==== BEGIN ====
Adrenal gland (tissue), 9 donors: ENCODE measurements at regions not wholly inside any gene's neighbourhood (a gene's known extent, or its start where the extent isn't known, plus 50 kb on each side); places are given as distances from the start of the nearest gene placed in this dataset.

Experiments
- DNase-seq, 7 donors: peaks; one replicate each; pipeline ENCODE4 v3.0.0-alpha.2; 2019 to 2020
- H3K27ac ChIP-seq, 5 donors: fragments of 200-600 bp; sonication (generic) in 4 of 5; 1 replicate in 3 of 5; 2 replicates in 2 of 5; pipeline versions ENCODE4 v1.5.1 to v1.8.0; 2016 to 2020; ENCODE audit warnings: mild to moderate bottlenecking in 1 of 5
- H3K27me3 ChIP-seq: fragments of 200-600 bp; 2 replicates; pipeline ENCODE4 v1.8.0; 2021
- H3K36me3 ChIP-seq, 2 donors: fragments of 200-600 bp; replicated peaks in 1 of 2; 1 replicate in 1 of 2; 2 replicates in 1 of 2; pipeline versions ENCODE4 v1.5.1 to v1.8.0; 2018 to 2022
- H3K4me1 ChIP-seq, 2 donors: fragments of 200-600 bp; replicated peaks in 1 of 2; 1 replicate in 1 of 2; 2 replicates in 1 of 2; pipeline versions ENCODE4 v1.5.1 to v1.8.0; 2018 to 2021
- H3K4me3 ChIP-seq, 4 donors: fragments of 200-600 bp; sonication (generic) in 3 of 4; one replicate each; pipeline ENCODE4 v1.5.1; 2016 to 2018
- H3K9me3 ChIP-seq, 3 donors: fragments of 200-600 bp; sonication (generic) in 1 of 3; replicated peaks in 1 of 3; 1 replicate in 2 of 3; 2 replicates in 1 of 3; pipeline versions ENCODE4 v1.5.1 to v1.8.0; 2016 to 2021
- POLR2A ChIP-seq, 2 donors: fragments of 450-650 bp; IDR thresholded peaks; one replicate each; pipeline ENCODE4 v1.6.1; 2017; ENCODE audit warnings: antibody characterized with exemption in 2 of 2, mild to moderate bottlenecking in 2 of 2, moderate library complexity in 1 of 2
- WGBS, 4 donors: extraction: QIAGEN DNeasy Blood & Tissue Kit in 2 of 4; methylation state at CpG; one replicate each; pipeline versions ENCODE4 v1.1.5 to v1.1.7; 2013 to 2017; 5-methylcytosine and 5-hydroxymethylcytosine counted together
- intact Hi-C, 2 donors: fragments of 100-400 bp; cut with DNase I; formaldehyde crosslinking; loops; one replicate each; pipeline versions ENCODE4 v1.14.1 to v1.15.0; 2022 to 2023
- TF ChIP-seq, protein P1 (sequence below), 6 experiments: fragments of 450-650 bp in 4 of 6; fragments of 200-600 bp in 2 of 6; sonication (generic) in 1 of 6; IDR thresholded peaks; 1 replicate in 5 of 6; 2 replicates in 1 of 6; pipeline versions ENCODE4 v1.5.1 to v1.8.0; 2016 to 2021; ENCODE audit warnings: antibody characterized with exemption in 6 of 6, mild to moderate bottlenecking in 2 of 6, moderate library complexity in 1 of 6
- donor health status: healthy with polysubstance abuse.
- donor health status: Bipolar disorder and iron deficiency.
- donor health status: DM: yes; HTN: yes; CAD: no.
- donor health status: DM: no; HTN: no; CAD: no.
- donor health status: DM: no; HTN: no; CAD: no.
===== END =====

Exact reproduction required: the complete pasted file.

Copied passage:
Adrenal gland (tissue), 9 donors: ENCODE measurements at regions not wholly inside any gene's neighbourhood (a gene's known extent, or its start where the extent isn't known, plus 50 kb on each side); places are given as distances from the start of the nearest gene placed in this dataset.

Experiments
- DNase-seq, 7 donors: peaks; one replicate each; pipeline ENCODE4 v3.0.0-alpha.2; 2019 to 2020
- H3K27ac ChIP-seq, 5 donors: fragments of 200-600 bp; sonication (generic) in 4 of 5; 1 replicate in 3 of 5; 2 replicates in 2 of 5; pipeline versions ENCODE4 v1.5.1 to v1.8.0; 2016 to 2020; ENCODE audit warnings: mild to moderate bottlenecking in 1 of 5
- H3K27me3 ChIP-seq: fragments of 200-600 bp; 2 replicates; pipeline ENCODE4 v1.8.0; 2021
- H3K36me3 ChIP-seq, 2 donors: fragments of 200-600 bp; replicated peaks in 1 of 2; 1 replicate in 1 of 2; 2 replicates in 1 of 2; pipeline versions ENCODE4 v1.5.1 to v1.8.0; 2018 to 2022
- H3K4me1 ChIP-seq, 2 donors: fragments of 200-600 bp; replicated peaks in 1 of 2; 1 replicate in 1 of 2; 2 replicates in 1 of 2; pipeline versions ENCODE4 v1.5.1 to v1.8.0; 2018 to 2021
- H3K4me3 ChIP-seq, 4 donors: fragments of 200-600 bp; sonication (generic) in 3 of 4; one replicate each; pipeline ENCODE4 v1.5.1; 2016 to 2018
- H3K9me3 ChIP-seq, 3 donors: fragments of 200-600 bp; sonication (generic) in 1 of 3; replicated peaks in 1 of 3; 1 replicate in 2 of 3; 2 replicates in 1 of 3; pipeline versions ENCODE4 v1.5.1 to v1.8.0; 2016 to 2021
- POLR2A ChIP-seq, 2 donors: fragments of 450-650 bp; IDR thresholded peaks; one replicate each; pipeline ENCODE4 v1.6.1; 2017; ENCODE audit warnings: antibody characterized with exemption in 2 of 2, mild to moderate bottlenecking in 2 of 2, moderate library complexity in 1 of 2
- WGBS, 4 donors: extraction: QIAGEN DNeasy Blood & Tissue Kit in 2 of 4; methylation state at CpG; one replicate each; pipeline versions ENCODE4 v1.1.5 to v1.1.7; 2013 to 2017; 5-methylcytosine and 5-hydroxymethylcytosine counted together
- intact Hi-C, 2 donors: fragments of 100-400 bp; cut with DNase I; formaldehyde crosslinking; loops; one replicate each; pipeline versions ENCODE4 v1.14.1 to v1.15.0; 2022 to 2023
- TF ChIP-seq, protein P1 (sequence below), 6 experiments: fragments of 450-650 bp in 4 of 6; fragments of 200-600 bp in 2 of 6; sonication (generic) in 1 of 6; IDR thresholded peaks; 1 replicate in 5 of 6; 2 replicates in 1 of 6; pipeline versions ENCODE4 v1.5.1 to v1.8.0; 2016 to 2021; ENCODE audit warnings: antibody characterized with exemption in 6 of 6, mild to moderate bottlenecking in 2 of 6, moderate library complexity in 1 of 6
- donor health status: healthy with polysubstance abuse.
- donor health status: Bipolar disorder and iron deficiency.
- donor health status: DM: yes; HTN: yes; CAD: no.
- donor health status: DM: no; HTN: no; CAD: no.
- donor health status: DM: no; HTN: no; CAD: no.